What exactly is the black identity? “Embodied: Black Identities in American Art,” a new exhibition at the Yale University Art Gallery curated by students from both Yale and the University of Maryland College Park, seeks to answer just that question by conveying the disparate experiences of Africans and African-Americans as portrayed by different American artists. The exhibition, which is divided into three sections, succeeds in unifying the work of drastically different artists and creating a cohesive narrative of the struggle to uncover the American black identity.

The artwork in each of the three sections presents a different unifying theme in artists’ renderings of black identity. The most innovative section featured works that displayed artists’ reactions to the “over-representation of the African body.” These pieces sought to make a statement about black identity without using images of the body. What made these pieces so powerful was their ability to translate complex emotional issues in a simple and subtle way. One piece, “Kyoto: Positive/ Negative” by Howardena Doreen Pindell, is composed of etching and lithography on sheet paper; red dots scatter the surface. The sheet’s cracked appearance makes it almost skin-like. The piece was inspired by one of Pindell’s childhood experiences when she found out that the red dot on the bottom of her diner mug was a way of keeping track of which dishes were used to serve African-Americans. Pindell’s ability to convey a deeply personal story of racial awakening through abstract technique is what makes the piece so moving — the overlay of the red dots on the skin-like surface show how outside prejudice can change someone’s own self-perception. Without ever making a direct reference to race, she expresses its ubiquitous presence in people’s everyday lives.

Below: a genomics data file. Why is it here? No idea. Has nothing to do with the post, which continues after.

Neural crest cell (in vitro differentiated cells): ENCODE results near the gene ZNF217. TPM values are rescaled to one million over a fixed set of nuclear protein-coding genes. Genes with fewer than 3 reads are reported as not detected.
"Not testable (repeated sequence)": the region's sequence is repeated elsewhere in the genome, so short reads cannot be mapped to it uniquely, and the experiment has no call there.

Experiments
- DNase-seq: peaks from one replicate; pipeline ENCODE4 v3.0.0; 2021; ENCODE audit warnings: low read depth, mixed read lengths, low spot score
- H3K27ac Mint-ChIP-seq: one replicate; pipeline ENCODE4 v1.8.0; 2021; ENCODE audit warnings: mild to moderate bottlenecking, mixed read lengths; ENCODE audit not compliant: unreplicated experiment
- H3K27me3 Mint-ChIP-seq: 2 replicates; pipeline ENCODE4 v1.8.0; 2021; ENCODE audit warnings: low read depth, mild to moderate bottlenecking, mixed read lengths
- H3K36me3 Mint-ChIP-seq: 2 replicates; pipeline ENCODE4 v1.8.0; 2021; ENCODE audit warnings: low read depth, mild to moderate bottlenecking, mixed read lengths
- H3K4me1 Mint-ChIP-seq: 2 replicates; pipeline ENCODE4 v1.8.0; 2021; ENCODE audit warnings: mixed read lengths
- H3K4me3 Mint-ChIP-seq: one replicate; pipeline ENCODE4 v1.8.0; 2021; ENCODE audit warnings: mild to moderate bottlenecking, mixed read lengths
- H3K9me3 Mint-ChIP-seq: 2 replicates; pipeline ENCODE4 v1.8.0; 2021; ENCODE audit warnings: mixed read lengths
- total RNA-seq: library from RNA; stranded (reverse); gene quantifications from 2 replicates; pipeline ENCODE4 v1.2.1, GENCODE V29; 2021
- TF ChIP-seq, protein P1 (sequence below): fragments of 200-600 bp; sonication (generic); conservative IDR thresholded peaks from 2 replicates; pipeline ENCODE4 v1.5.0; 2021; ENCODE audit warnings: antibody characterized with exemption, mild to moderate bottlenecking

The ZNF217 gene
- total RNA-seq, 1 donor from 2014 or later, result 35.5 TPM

The second section, “Embodying Art and Artifice,” balances the abstract pieces from the first by depicting bodies with dignity. These pieces counter the demeaning presentations of African-American and African bodies that predominated an earlier era. “Hanaku,” a charcoal drawing by Michael B. Platt, depicts a South African woman who was taken to Europe and displayed in a carnival. “Hanaku,” means “warrior” in the ancient Mesopotamian language of Akkadian. While the woman’s pose suggests softness and evokes sympathy from the viewer, the title bespeaks her inner strength. The central inspiration for the work in this section was an untitled portrait of a black female painter by Kerry James Marshall. The woman in the picture holds a paintbrush and palette. Her dignified posture commands respect.

“Displaced Embodiment,” the final section, focuses on the forced and voluntary migrations of black populations and how displacement shaped their identity. “The Incident,” by John Woodrow Wilson, a watercolor that depicts the aftermath of a lynching by the Ku Klux Klan, is done in the Mexican muralist technique. The painting represents both the artist’s own experiences with racism and the pain of oppression often associated with the mural style.

Standing in one corner of the room where the exhibit is staged, the viewer can see paintings from all three of the sections. From this perspective, the exhibit’s divisions are revealed as merely organizational devices. The pieces that contribute myriad representations of black identity become components of a mosaic that stretches across time and space.